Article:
tiger shark

Tracking tiger sharks

Publication specs

Title: Crossing Latitudes – Long-Distance Tracking of an Apex Predator 

Authors: Luciana C. Ferreira, Michele Thums, Jessica J. Meeuwig, Gabriel M. S. Vianna, John Stevens, Rory McAuley, Mark G. Meekan 

Journal: PLOS One

Year: 2015

Although some people may picture sharks as intimidating predators that roam long distances, that’s not the case for many of the more than 400 species. There are also small sharks and those that spend most or part of their lives in one area – a pattern known as residency. When it comes to tiger sharks, the big scary predator vision is at least partially true – they are large (sometimes more than 5m in length), can be frightening if you’re a turtle, and swim long distances (potentially up to 8000km). However, using satellite tags, this study showed some tiger sharks along the coast of Western Australia to actually be seasonal residents to the coastal waters near where they were initially tagged. The eight sharks spent about half their time in marine reserves. The sharks tended to prefer warmer coastal waters, but the results from these data demonstrated that they have the ability to migrate between tropical waters and cool temperate waters (as cold as 6°C – brr!).

Understanding tiger shark movements is important. Where sharks go influences population connectivity. In order to manage populations, we must first understand where individuals are – and in Western Australia, they are spending parts of the year along the coast near where the researchers deployed the tags. Tiger sharks in Shark Bay were shown to influence the behavior and movements of prey, so it’s no surprise that the tiger sharks likely have a sort of structuring effect on the ecosystem. Protecting sharks locally, along with both their habitat and prey, is vital.

One female tiger shark, tagged at Ningaloo Reef, had the longest duration track to date for a tiger shark (517 days) and moved 4000km in that time period. After being tagged, she moved to Rowley Shoals then impressively made it to Indonesia and back into Australian waters (a distance of about 1000km) in just two weeks. This movement pattern is known as site fidelity – where the animal makes a long-distance movement and then returns to the location where it was tagged. International cooperation between Indonesia and Australia will be needed to make informed conservation decisions since there was documented movement between both countries. For this tiger shark, local protection in Western Australia is not quite enough.

 

A predator’s role in storing carbon

Publication specs

Title: Predators help protect carbon stocks in blue carbon ecosystems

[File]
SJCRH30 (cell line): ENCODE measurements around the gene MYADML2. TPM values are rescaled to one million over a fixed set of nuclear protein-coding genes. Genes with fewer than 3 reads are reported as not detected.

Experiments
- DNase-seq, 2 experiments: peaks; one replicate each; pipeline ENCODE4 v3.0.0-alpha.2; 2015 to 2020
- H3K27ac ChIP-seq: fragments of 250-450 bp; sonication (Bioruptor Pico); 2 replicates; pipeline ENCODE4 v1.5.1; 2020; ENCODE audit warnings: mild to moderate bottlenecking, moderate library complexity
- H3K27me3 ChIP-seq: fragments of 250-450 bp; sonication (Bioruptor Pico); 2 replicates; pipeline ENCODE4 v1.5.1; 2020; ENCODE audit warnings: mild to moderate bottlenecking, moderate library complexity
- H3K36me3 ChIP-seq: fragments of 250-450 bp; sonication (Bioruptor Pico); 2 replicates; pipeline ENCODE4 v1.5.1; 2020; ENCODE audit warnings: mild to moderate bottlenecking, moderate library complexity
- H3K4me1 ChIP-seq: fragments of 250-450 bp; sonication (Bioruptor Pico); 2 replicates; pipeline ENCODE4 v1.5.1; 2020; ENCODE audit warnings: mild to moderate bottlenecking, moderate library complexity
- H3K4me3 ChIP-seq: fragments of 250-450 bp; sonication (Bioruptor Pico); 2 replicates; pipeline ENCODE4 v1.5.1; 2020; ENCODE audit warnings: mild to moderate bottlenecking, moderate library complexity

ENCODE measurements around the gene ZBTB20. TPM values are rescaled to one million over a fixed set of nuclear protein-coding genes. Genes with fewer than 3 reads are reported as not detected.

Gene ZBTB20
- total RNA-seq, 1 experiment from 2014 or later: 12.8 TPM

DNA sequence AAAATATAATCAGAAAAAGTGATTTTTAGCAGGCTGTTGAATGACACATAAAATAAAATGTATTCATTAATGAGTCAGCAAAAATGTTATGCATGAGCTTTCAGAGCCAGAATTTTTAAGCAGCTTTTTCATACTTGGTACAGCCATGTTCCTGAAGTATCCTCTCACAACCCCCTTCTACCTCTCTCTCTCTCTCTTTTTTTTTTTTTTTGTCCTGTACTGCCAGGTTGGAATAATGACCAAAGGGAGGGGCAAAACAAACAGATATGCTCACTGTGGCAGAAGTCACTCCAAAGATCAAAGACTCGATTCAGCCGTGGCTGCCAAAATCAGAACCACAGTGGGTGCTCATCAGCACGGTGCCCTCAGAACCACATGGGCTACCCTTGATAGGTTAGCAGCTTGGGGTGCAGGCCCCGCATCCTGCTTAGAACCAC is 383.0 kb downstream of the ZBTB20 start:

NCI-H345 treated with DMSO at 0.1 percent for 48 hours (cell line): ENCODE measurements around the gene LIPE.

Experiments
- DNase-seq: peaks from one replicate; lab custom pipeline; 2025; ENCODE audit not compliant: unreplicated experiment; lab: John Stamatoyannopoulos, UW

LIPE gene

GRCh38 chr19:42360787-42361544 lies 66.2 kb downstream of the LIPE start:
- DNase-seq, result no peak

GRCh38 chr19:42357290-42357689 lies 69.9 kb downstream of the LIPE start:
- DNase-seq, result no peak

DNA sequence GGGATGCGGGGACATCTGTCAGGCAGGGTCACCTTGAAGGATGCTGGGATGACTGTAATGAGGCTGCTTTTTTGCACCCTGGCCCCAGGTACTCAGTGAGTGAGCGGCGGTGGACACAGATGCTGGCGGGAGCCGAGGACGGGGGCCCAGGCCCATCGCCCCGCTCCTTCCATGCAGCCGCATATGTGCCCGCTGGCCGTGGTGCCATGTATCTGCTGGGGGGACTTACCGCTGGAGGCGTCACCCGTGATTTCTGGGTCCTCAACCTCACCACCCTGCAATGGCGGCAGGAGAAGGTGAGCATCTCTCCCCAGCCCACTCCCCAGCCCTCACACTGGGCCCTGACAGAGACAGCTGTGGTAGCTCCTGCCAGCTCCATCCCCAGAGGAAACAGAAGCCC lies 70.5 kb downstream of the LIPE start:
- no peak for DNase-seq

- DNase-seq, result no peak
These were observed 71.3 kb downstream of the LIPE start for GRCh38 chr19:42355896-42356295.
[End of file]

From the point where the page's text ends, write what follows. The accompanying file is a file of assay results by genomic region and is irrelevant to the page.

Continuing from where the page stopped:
Authors: Trisha B. Atwood, Rod M. Connolly, Euan G. Ritchie, Catherine E. Lovelock, Michael R. Heithaus, Graeme C. Hays, James W. Fourqurean, Peter I. Macreadie

Journal: Nature Climate Change

Year: 2015

When you think about carbon (C) storage in an ecosystem, you may think about a lush tropical forest sucking up carbon dioxide from the atmosphere. What isn’t considered as often is coastal marine ecosystems, which take up C 40 times faster than tropical forests. An estimated 25 billion tons of C is buried in vegetated coastal habitats like seagrass meadows, mangroves, and salt marshes, making them the most C rich environments in the world. Degrading these “blue carbon ecosystems” releases C into our atmosphere, fueling climate change. But did you know that losing predators like sharks within these environments also indirectly leads to the release of C?

One example of this comes from Western Australia where sharks influence how often herbivores like dugongs and sea turtles feed in a given time period. These grazers like to eat in places where there are very few tiger sharks waiting to attack them. In habitats where sharks are present, they spend more time watching their backs. This means that less seagrass is being consumed, and in some cases is only being cropped. In the areas where sharks are present and there are fewer grazers, the seagrasses are mostly slow growing species, which promotes the storage of C since it is not breaking down quickly. In other words, where the abundance and behavior of herbivores are being controlled by predators, growth of vegetation is enhanced, which leads to increased storage of C.

Scientists don’t know the total global area affected by the loss of predators. However, if only 1% of the vegetated coastal areas were to be affected, about 460 million tons of C would be released, equivalent to the emissions from 97 million cars. In order to protect these blue carbon ecosystems, balanced conservation efforts will need to occur where the habitat, predators, and herbivores are protected together.